If enacted, the legislation would eliminate country-wise quota for employment-based green cards, ensuring that people from all countries are treated equally in the green card process.
(This story has been updated.)
There was some mid-week good news in store for all those who had been waiting in long, inexplicable green card lines in the country. Today, the House of Representatives passed the H.R. 1044 or the “Fairness for High Skilled Immigrants Act.”
The bipartisan bill aims to make the employment based green card system in the United States fairer by providing an equal waiting time for people from all nationalities who have applied for permanent residence in the United States.
While the bill still has to be passed by the US Senate, the upper house and awaits a signature from the president before it can become a law, for many immigration activists, today’s win gives hope.
Rep. Zoe Lofgren, the Democrat who represents California’s 19th congressional district, who has been long campaigning for the bill, along with Rep. Ken Buck, R-CO, was elated about the bill’s passage in the House. He tweeted: “The House passed @RepKenBuck’s and my bipartisan bill to make our visa system fairer for skilled immigrants legally working in the US. #HR1044 has 200+ Dem and 100+ GOP cosponsors. If @POTUS is serious about merit-based legal immigration, he should help usher this bill into law.”
Popularly called the “Green Card Equality Bill” in the immigration reform circuits, it is seen as a positive first step to fix the broken immigration system that has not seen any reform in the past three decades. Many immigration reform activists had been working for decades to pass a bill like this.
However, experts are aware that the bill still faces many challenges.
Here is the previous report:
There is good news on the immigration legislation front and especially for those who are waiting for green cards. The Democratic House Leadership has called for a vote on H.R. 1044, or “Fairness for High Skilled Immigrants Act” this week.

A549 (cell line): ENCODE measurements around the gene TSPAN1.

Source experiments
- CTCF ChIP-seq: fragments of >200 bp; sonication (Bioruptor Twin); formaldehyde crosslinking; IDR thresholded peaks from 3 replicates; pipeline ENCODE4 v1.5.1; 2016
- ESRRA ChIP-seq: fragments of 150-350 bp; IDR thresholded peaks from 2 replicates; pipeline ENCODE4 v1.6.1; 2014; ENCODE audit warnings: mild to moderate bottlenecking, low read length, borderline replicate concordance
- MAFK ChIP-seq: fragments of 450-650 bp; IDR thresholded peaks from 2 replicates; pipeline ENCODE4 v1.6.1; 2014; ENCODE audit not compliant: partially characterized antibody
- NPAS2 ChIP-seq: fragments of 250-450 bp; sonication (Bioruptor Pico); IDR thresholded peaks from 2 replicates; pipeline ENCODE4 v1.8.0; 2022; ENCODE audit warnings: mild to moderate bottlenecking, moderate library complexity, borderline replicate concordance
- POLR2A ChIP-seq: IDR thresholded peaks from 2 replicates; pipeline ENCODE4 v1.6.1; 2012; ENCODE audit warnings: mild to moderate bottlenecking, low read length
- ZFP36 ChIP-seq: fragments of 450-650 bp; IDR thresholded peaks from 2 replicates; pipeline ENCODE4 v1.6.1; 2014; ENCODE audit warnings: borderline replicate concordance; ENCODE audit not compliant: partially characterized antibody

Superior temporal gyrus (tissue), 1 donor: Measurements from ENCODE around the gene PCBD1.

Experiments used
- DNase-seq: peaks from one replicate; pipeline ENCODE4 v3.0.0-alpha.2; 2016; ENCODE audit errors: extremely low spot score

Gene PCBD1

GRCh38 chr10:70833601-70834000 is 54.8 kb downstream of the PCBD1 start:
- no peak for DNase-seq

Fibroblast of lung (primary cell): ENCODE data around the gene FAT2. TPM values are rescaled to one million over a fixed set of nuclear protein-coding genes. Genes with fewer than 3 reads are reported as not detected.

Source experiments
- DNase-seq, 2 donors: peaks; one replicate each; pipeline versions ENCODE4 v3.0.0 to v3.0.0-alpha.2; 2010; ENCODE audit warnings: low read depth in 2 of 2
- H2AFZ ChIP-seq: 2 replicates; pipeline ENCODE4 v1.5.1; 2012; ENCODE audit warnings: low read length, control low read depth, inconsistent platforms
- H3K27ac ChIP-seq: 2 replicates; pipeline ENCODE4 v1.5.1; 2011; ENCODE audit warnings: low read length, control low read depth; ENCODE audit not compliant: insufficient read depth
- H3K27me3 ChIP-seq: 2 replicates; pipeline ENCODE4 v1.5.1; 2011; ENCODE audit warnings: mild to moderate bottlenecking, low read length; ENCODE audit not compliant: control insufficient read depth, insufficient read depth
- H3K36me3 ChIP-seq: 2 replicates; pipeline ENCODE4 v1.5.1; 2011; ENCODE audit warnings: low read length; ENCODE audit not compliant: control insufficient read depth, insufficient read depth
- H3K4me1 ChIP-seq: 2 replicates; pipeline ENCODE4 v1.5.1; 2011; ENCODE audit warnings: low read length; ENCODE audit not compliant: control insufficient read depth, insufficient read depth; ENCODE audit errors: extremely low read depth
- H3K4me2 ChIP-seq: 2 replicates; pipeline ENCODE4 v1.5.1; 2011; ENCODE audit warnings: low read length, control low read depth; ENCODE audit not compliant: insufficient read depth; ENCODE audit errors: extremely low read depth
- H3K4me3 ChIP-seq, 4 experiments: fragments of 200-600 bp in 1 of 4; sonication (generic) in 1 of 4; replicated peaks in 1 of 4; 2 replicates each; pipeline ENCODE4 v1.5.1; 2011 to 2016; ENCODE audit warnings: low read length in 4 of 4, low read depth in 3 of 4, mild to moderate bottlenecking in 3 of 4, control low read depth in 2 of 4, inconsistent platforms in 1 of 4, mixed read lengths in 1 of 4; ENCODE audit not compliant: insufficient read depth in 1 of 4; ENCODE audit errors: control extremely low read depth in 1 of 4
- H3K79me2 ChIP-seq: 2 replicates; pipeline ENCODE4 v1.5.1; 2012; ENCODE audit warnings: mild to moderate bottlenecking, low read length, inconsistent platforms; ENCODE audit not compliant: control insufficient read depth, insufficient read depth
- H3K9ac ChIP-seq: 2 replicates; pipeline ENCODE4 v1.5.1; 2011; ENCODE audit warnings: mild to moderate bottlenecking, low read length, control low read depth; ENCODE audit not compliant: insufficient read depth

The bill may be a big deal for people who are stuck in the green card wait for decades. Immigration lawyers say that the bill, which will remove the county limit on green cards, has a fair chance becoming law.
Most experts believe that H.R. 1044, which already has 311 bi-partisan co-sponsors, will sail through the Democratic controlled House. In the 435-member strong House of Representatives, fewer than 220 votes are needed for the passage of the bill. So, that certainly would work in favor of H.R. 1044.
But it is important to also note the next steps for the bill to become a law. Once the House clears it, H.R. 1044 will be going to be the upper chamber, the Senate, which is controlled by the Republicans, and faces tougher hurdles.
If the Senate passes it, there is another looming question that concerns the bill and it is whether the president would sign it.
Which means the bill has a long way to go.
Main opponents of the bill are groups that are opposed to H-1B, who argue that it is only going to benefit Indian immigrants. However, immigration lawyer Rahul Reddy disputes that notion.
“I believe there is a lot of misinformation on the bill that it would benefit only Indian nationals,” he said. “There is nothing in the bill that would benefit only Indians. If you look at it objectively you will see all that the bill would do is to remove discrimination. The bill does not specify India anywhere. All they are saying is that all nations will be treated equally.”
Reddy recommends the bill’s supporters to contact their congressmen and stress that the it is all about discrimination. “There is a discrimination based on the national origin in the existing law and this new bill H.R. 1044 is taking the discrimination away,” he said.
He added that the bill will create a level-playing field. Of course, those who have been waiting in the line for long will be benefited but it should not matter who they are. It only says that no one should be discriminated based on their country of origin.
Trump talks about changes in H-1B Visa, including a possible citizenship (January 11, 2019)
Trump’s tweet on H-1B and path to citizenship evokes lukewarm response (January 12, 2019)